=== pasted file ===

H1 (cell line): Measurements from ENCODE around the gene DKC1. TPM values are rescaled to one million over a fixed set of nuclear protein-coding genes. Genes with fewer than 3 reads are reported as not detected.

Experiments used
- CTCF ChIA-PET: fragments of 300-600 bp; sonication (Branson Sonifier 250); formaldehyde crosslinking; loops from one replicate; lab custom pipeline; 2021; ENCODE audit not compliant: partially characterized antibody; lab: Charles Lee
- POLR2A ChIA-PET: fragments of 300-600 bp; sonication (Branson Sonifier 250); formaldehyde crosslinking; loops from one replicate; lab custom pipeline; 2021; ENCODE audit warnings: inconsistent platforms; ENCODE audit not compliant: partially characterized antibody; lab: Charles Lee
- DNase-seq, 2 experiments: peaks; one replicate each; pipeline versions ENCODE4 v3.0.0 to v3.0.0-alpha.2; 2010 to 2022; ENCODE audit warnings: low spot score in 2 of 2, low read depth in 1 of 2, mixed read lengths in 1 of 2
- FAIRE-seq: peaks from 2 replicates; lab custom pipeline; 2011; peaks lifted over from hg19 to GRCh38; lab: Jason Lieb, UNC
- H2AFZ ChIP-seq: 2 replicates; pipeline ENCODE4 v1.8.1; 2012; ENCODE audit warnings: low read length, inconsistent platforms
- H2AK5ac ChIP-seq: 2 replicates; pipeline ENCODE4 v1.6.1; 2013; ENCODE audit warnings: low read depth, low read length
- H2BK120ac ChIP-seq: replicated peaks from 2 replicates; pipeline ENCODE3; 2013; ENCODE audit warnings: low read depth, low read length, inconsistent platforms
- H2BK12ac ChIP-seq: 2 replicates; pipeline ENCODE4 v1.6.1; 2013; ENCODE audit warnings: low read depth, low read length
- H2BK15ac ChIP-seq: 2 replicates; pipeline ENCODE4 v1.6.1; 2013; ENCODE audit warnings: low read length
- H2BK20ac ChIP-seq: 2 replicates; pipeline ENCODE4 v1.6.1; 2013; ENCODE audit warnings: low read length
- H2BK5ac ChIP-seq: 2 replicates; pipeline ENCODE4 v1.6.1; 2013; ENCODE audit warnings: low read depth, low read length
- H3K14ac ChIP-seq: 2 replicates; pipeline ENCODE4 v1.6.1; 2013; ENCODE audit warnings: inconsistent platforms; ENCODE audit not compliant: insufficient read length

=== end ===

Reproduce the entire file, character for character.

H1 (cell line): Measurements from ENCODE around the gene DKC1. TPM values are rescaled to one million over a fixed set of nuclear protein-coding genes. Genes with fewer than 3 reads are reported as not detected.

Experiments used
- CTCF ChIA-PET: fragments of 300-600 bp; sonication (Branson Sonifier 250); formaldehyde crosslinking; loops from one replicate; lab custom pipeline; 2021; ENCODE audit not compliant: partially characterized antibody; lab: Charles Lee
- POLR2A ChIA-PET: fragments of 300-600 bp; sonication (Branson Sonifier 250); formaldehyde crosslinking; loops from one replicate; lab custom pipeline; 2021; ENCODE audit warnings: inconsistent platforms; ENCODE audit not compliant: partially characterized antibody; lab: Charles Lee
- DNase-seq, 2 experiments: peaks; one replicate each; pipeline versions ENCODE4 v3.0.0 to v3.0.0-alpha.2; 2010 to 2022; ENCODE audit warnings: low spot score in 2 of 2, low read depth in 1 of 2, mixed read lengths in 1 of 2
- FAIRE-seq: peaks from 2 replicates; lab custom pipeline; 2011; peaks lifted over from hg19 to GRCh38; lab: Jason Lieb, UNC
- H2AFZ ChIP-seq: 2 replicates; pipeline ENCODE4 v1.8.1; 2012; ENCODE audit warnings: low read length, inconsistent platforms
- H2AK5ac ChIP-seq: 2 replicates; pipeline ENCODE4 v1.6.1; 2013; ENCODE audit warnings: low read depth, low read length
- H2BK120ac ChIP-seq: replicated peaks from 2 replicates; pipeline ENCODE3; 2013; ENCODE audit warnings: low read depth, low read length, inconsistent platforms
- H2BK12ac ChIP-seq: 2 replicates; pipeline ENCODE4 v1.6.1; 2013; ENCODE audit warnings: low read depth, low read length
- H2BK15ac ChIP-seq: 2 replicates; pipeline ENCODE4 v1.6.1; 2013; ENCODE audit warnings: low read length
- H2BK20ac ChIP-seq: 2 replicates; pipeline ENCODE4 v1.6.1; 2013; ENCODE audit warnings: low read length
- H2BK5ac ChIP-seq: 2 replicates; pipeline ENCODE4 v1.6.1; 2013; ENCODE audit warnings: low read depth, low read length
- H3K14ac ChIP-seq: 2 replicates; pipeline ENCODE4 v1.6.1; 2013; ENCODE audit warnings: inconsistent platforms; ENCODE audit not compliant: insufficient read length